I've been pretty rubbish at blogging about practical teaching strategies for a while now. Perhaps it's my new role this year or starting to write for TES, but squeezing blog writing into my schedule has become a bit of an impossible task. Luckily, the seconds it takes to quickly take a photo and write a tweet has meant I haven't stopped documenting much of what works in my classroom.
For a while I've been meaning to pull all of this together so that people can find it without having to try to navigate the search function on Twitter. Finally, thanks to the joys of the bank holiday I've done it. So, here goes: an attempt to sum up what has worked for me recently in my English classroom...
Notes: I've only included things that I think are originally my ideas or were inspired by the work of the brilliant teachers in my Faculty. If you are at all concerned I've not credited or have incorrectly included someone else's idea please do just give me a shout! I've also hyperlinked to the original tweet as in many cases people have gone away and produced something better in their own schools as a result.
Try using the 'literally' (what's actually happening), 'metaphorically' (the deeper meaning, often feelings) and 'symbolically' (what it's teaching us about all people/life) as a way of encouraging students to explore meanings in literary texts.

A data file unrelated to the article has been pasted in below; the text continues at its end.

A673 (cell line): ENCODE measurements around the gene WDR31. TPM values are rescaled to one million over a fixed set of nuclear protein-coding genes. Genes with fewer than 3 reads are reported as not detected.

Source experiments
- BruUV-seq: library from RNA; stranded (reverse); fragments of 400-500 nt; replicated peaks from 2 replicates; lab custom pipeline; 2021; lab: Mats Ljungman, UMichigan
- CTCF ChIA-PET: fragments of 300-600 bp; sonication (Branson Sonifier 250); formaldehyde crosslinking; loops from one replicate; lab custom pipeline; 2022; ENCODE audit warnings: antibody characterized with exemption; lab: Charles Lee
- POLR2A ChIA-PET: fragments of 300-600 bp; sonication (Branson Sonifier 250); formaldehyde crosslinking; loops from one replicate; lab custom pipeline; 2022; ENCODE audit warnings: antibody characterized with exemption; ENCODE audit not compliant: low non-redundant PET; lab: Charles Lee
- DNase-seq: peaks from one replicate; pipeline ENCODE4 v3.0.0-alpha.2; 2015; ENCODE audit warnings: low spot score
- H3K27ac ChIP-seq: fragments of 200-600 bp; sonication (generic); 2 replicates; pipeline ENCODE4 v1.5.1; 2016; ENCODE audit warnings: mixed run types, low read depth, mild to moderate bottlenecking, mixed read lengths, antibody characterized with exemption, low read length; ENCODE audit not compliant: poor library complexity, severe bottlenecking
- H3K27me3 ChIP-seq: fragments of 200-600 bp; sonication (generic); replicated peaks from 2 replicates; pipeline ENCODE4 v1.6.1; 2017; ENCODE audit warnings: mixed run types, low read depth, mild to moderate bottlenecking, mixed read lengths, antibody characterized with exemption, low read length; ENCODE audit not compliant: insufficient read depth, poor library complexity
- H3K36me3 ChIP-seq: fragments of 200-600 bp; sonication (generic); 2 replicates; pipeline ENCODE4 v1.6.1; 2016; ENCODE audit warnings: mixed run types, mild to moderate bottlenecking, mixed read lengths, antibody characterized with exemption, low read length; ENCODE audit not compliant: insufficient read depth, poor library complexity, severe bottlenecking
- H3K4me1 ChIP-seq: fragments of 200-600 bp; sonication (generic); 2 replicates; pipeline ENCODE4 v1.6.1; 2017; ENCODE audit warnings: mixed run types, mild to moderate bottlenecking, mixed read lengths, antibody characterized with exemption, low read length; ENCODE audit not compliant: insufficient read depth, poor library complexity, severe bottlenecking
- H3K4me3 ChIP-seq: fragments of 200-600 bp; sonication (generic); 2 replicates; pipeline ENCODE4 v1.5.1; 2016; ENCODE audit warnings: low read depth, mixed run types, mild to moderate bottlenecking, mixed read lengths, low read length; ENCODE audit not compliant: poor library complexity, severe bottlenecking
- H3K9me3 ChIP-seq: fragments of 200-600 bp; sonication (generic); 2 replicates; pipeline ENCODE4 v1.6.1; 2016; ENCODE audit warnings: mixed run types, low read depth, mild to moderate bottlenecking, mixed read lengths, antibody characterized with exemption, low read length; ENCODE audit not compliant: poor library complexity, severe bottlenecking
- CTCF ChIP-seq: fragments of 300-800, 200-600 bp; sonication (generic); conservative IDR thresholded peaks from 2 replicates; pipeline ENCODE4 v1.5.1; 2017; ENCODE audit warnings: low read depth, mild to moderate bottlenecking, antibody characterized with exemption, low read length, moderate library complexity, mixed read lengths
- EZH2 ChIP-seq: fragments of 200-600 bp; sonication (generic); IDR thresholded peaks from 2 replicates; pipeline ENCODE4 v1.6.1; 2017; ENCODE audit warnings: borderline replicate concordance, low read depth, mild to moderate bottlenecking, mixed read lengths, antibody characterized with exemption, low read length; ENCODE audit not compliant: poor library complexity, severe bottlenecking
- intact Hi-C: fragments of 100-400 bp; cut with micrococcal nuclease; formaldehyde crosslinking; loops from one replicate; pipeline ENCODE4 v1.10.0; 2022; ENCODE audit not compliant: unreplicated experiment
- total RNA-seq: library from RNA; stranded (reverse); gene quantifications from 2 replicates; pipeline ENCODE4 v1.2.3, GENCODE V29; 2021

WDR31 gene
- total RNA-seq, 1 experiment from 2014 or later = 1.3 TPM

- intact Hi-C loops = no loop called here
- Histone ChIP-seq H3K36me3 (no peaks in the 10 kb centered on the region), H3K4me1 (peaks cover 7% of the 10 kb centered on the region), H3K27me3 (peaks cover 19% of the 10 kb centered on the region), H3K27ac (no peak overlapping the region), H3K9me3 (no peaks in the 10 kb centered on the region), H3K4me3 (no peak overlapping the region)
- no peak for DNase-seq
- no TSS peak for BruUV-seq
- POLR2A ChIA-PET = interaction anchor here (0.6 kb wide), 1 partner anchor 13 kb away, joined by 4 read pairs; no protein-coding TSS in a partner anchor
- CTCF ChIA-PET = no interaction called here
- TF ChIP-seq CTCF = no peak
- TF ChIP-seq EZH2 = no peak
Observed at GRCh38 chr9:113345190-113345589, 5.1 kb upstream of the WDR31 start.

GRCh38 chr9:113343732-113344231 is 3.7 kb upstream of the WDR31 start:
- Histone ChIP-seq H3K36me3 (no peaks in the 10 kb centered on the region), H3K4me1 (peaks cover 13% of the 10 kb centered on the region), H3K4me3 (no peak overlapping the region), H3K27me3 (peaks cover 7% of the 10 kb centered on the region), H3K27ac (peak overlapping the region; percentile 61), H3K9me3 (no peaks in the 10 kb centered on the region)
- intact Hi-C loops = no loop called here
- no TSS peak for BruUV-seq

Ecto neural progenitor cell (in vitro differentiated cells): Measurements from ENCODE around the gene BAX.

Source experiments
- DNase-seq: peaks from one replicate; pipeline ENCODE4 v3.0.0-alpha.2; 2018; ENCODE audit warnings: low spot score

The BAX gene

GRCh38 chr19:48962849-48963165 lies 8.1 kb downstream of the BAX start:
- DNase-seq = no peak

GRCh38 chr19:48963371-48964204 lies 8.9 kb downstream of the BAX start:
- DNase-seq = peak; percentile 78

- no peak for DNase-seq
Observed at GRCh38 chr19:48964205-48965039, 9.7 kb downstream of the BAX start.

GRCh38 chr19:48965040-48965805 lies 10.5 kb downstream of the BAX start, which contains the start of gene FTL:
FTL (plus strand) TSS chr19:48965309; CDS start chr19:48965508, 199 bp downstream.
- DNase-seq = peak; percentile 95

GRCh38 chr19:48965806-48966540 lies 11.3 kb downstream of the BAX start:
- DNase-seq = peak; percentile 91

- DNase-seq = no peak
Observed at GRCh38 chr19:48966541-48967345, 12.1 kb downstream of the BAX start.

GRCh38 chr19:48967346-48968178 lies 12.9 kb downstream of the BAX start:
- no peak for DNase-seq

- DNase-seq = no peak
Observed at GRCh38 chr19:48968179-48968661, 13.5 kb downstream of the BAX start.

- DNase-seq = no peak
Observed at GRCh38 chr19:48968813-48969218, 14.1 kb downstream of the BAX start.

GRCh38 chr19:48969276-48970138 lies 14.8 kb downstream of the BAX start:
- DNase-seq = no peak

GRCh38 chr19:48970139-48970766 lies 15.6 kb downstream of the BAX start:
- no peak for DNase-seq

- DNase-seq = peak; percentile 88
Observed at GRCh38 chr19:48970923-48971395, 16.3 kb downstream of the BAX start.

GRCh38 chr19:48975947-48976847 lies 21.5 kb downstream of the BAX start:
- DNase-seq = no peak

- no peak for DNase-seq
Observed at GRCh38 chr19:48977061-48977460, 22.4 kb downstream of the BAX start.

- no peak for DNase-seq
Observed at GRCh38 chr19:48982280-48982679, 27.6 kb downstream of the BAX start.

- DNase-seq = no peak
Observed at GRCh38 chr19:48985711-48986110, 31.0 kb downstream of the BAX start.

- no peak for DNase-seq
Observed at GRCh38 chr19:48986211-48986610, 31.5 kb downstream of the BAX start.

Aim high and introduce GCSE students to critical theory using my postcards. If you search 'critical postcards' on Twitter you'll see a million adaptations for different texts.
Use circles to scaffold analysis instead of sentence starters. This is the work of Lauren Hucknall (@HucknallL) who's in my Faculty. You should all follow her as she's a ridiculously brilliant teacher who I've nicked heaps from this year.
Students often struggle to explain the effect on the reader or the impact on language beyond happy/sad. Create a word bank at the start of the lesson by getting them to label emojis.
Give your students these terminology flash cards to improve their critical vocabulary.
Try limiting the ways GCSE short story writing can be structured using these three approaches. Free rein is rarely successfully in my experience...
Or, teach them to write from unusual narrative perspectives.
Give students a vocabulary help sheet - not just analytical terms - when approaching a literary text.
Try synonym links as a quick task to build vocabulary. Ask students to consider the impact of each word choice. Note this was nicked from a member of my Faculty who's not on Twitter.
Use 'Would I lie to you?' to introduce new vocabulary. In this examples the words were taken from short story students were about to read.
Use sticky labels to help students organise their revision work
Label your resources by number for ease of reference. Make '0' the SoW and any pre-reading you want teachers to complete.
We write on the cover of books when we do work scrutiny and moderation so students, parents, and senior leaders can see that we have high expectations and are checking.